While you may not be able to fix a bad pizza, you can fix bad code. Plus, if you’re working with the person who wrote the bad code, then you’ve got a wonderful teaching opportunity. If not? Well, then you can rest peacefully knowing that you’ve taken something and improved it with your good big brain. What a treat!

Dealing with bad code can be as much a learning experience for yourself as it can be for the developer who originally wrote the code. You have the unique ability to peek inside of someone else’s mind and try to parse what they were thinking when they wrote something. Maybe it looks wrong to you, but does it actually work? If so, isn’t it sort of neat that someone was able to accomplish something their own way with a working end result?

What’s important to remember is that bad code does not mean a bad coder wrote it. We’re always learning, growing, and trying new things. If your code from years ago looks the same as it does now, you’ve got a problem. So much changes and evolves in just a year that, as a developer, if you’re not constantly trying new things, then you’re going to find yourself falling behind.

Yes, maybe your code technically still does what it needs to do… but will the person ahead of you who has been experimenting and learning beyond your knowledge level see your code as “technically good” or as something on which to improve?

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A photo image of WebDevStudios Senior Backend Engineer, Zach Owens, and Lead Frontend Engineer, Corey Collins. Corey is the author of the blog post, "Breaking the Cycle of the Mean Developer." In this image, Zach and Corey are standing, facing the camera, smiling, and have an arm around each other's shoulders.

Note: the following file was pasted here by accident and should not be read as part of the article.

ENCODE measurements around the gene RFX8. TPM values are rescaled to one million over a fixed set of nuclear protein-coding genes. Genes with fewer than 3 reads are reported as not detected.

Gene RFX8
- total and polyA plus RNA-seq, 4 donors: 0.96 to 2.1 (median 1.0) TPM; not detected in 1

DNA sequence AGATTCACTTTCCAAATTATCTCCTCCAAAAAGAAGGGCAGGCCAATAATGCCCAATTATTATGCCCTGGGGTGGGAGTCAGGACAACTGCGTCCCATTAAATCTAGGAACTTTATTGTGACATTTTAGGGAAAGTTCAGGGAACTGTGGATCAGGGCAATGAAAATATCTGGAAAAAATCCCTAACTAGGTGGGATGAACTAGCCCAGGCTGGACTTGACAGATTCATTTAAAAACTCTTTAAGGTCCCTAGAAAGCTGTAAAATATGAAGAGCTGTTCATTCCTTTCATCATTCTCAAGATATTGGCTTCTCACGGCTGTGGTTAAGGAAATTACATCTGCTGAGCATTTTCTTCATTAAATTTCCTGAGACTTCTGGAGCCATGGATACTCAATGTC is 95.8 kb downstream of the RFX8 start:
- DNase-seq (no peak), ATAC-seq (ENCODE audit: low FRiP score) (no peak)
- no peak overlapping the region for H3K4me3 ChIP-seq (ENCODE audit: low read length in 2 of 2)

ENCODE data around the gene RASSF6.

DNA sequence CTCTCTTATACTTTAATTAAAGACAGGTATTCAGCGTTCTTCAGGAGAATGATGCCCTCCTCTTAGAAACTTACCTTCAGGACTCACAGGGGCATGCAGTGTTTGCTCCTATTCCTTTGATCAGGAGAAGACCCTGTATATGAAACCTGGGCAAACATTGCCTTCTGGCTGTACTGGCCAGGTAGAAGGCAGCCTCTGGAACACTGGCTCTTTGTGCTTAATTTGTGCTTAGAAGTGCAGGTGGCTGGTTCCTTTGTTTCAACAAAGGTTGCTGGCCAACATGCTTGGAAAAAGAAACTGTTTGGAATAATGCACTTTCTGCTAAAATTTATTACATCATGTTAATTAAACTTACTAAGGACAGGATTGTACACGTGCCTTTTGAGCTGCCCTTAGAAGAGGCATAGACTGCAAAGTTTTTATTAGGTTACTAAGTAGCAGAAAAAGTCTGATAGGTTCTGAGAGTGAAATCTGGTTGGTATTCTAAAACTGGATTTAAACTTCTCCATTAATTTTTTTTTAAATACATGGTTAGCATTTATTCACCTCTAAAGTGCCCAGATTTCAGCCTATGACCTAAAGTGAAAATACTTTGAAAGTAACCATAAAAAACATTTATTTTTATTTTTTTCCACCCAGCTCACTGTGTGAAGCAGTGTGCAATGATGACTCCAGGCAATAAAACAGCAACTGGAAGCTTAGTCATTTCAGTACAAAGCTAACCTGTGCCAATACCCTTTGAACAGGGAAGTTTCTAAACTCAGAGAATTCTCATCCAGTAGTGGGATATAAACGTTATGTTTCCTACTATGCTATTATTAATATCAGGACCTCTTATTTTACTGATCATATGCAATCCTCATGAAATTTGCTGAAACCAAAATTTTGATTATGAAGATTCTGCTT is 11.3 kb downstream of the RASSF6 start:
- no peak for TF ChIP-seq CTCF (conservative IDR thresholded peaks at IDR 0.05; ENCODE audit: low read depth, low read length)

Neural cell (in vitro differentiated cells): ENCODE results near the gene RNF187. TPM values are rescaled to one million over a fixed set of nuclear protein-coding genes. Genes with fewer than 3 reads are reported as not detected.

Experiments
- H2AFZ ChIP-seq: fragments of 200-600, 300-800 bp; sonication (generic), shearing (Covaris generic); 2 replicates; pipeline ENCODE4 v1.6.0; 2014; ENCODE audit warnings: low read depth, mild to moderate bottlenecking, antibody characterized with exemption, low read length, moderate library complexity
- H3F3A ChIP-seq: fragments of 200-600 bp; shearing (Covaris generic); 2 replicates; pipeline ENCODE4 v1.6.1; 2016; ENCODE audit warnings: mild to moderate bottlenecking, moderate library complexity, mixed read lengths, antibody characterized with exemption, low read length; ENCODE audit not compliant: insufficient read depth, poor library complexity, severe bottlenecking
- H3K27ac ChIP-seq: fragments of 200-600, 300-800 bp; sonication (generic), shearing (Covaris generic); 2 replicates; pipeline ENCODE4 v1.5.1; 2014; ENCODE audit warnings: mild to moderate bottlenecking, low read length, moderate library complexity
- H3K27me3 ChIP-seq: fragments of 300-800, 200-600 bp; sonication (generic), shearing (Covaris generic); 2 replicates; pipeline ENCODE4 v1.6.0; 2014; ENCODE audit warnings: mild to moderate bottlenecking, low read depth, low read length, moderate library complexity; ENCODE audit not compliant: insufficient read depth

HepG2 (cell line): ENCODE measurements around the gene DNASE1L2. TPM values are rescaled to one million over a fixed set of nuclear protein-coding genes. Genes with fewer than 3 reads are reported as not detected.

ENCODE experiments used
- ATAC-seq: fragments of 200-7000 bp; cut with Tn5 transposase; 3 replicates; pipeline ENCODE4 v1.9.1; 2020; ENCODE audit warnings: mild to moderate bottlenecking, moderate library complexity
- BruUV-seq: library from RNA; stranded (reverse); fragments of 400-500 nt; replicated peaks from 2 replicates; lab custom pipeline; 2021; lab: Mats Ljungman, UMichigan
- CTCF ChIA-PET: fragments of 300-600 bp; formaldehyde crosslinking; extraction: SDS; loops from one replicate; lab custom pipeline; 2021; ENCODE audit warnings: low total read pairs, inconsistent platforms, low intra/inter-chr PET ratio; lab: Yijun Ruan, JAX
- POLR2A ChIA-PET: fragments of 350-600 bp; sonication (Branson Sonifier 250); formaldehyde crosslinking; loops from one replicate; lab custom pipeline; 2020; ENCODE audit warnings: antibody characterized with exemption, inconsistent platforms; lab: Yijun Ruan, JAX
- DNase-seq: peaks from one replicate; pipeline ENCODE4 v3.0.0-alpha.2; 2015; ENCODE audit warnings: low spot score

How to stop being a mean developer

This might be the easiest thing to do with the biggest hurdle in front of it. It’s easy to be cynical and catty in your daily life, and those instincts are multiplied when you’re in a rush or have a lot on your plate. As much as it pains me to take off my own tinfoil hat from time to time, it’s important to remind yourself that everybody else isn’t out to get you.

You aren’t picking up someone’s bad code as a punishment or a cruel joke. You’re simply nudging forward the life cycle of developers, code, and the web.

When you adopt someone else’s code and the logic behind it puzzles you, stop and ask yourself why someone would write something in this way. More often than not, they just didn’t know of any other way. It could be way over-engineered or needlessly complex, but that doesn’t mean it’s actually wrong. If you can accomplish the same thing in fewer steps or with better performance, do it!

If you’re in the unique position of working with the person whose code you’re inheriting, ask that person why they wrote something a certain way. There may be more behind their code than simply not knowing any better. Maybe they, too, were jumping onto some other previously written code and needed to tailor their new code to the existing codebase.

If you’re unsure of any issues you may run into by beginning a code cleanup, reach out to your team or community. Assuming the code is safe to share with your group, try to get some insight into why something could have been written a certain way while also sharing your suggestions for cleaning it up. You may find that someone has an even better solution than your own allowing yourself to grow as a developer and someone else to grow as a teacher.

When it comes down to it, just take a moment to think about what you’re doing. It may feel good to laugh at something like a pile of bad code, but it’s not getting anybody closer to solving any of your problems. It’s a pointless exhibition of elitism and potential gatekeeper behavior.

The next time you want to deride another developer’s code or process because, “I wouldn’t have done it this way,” or “This doesn’t make any sense,” don’t. Instead, appreciate that you have the opportunity to see someone else’s process while also expanding your own mind to see that there is almost always way more than one way to accomplish something.

Above all else, though? Don’t be a jerk!

A photo image of WebDevStudios Lead Frontend Engineer, Corey Collins, sitting on a sofa with his eyes looking to his left and a disturbed look on his face, as someone else sitting next to him is wearing a horse head mask and looking at him, creepily. Corey is the author of the blog post, "Breaking the Cycle of the Mean Developer."

The post Breaking the Cycle of the Mean Developer appeared first on WebDevStudios.